Viet Namese silver 5 tael ingot of Nguyen Emperor Minh Mang (1820-1841).
French copper sapeque (1887) produced at the mint of Paris for use in colonial Indo-China. The shape imitates Chinese-style cash coinages that were also used in Viet Nam.
French copper centime (1884) produced at the Paris mint for used in colonial Cochin China. The central rectangular design imitates the shape of local Viet Namese ingots.
Hemmed in by China and Japan, Korean kings increasingly looked for ways to raise money for stronger armies. The decision in 1882 to abandon Chinese-style currency for the costly chon denomination (which included enamel-work on individual coins) contributed to the country’s economic difficulties. By 1910, Japan had taken over the country.
Copper p’yong t’ongbo cash (1806) “seed” coin of King Kongbo (1801-1835) issued by the Treasury Department. “Seed” coins were sample patterns submitted by the mint for royal approval.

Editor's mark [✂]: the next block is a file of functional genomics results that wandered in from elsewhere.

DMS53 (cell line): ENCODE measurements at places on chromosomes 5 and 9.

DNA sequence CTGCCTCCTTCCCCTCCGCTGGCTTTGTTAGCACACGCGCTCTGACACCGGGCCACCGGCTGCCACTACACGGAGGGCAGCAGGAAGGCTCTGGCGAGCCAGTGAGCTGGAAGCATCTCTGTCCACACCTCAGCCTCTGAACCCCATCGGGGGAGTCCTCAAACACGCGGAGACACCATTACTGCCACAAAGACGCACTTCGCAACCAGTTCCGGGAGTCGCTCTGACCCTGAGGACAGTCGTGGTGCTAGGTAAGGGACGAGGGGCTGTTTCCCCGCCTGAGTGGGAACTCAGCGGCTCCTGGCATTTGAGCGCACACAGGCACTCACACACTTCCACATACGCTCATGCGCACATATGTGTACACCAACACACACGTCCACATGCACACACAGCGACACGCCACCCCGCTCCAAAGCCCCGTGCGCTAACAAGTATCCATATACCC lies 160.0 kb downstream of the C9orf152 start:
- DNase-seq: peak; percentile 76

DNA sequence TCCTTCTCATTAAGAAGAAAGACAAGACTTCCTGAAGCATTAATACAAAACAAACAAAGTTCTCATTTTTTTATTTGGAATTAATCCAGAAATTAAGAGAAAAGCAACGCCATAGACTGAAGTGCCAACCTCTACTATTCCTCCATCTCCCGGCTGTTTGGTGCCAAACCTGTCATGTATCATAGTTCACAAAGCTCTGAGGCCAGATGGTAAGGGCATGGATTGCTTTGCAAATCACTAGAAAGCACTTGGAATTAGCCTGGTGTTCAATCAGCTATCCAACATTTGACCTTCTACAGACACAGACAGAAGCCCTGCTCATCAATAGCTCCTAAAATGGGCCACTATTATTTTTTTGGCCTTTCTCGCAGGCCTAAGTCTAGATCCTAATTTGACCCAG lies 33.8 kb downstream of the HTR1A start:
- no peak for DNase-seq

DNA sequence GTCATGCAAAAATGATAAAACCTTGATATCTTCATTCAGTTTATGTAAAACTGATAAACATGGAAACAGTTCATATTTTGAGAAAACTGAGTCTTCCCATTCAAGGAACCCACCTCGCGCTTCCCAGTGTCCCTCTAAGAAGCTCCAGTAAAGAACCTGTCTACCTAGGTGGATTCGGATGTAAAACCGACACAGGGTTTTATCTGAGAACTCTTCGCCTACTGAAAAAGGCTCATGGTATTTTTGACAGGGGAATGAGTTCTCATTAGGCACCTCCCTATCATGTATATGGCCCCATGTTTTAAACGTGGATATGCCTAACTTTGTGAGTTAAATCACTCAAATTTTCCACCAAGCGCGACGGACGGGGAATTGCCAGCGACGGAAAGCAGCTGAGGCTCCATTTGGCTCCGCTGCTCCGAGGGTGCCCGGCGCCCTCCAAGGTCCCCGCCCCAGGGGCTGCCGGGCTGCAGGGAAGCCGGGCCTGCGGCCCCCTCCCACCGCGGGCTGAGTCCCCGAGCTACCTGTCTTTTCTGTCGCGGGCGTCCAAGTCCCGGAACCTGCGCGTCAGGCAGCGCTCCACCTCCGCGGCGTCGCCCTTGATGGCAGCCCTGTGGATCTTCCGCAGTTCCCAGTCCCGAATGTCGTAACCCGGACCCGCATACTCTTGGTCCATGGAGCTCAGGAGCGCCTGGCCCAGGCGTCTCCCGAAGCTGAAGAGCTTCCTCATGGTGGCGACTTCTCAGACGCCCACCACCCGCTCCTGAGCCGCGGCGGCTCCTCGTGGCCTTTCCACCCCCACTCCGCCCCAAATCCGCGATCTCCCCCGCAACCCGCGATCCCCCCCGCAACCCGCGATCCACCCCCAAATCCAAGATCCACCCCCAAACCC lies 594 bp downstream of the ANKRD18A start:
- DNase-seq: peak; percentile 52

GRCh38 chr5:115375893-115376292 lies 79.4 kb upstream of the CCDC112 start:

Copper 3 chon (1882-1883) “seed” coin of King Kojong (1864-1907).
Silver 3 chon (1882-1883) of King Kojong.
Copper changping t’ongbo 100 cash of King Kojong, issued by the Government.
Copper changping t’ongbo 5 cash of King Kojong, issued by the Government Tithe Office.
Foreign contact after Commodore Perry’s “Black Fleet” in 1853 led to the collapse of the Tokugawa Shogunate (1603-1868) and the restoration of power to the emperors. The opening up of Japan severely tested the country’s gold reserves and forced it to replace the oban with a new, Western-style monetary system that would finance Japan’s wars of expansion in the early 20th century.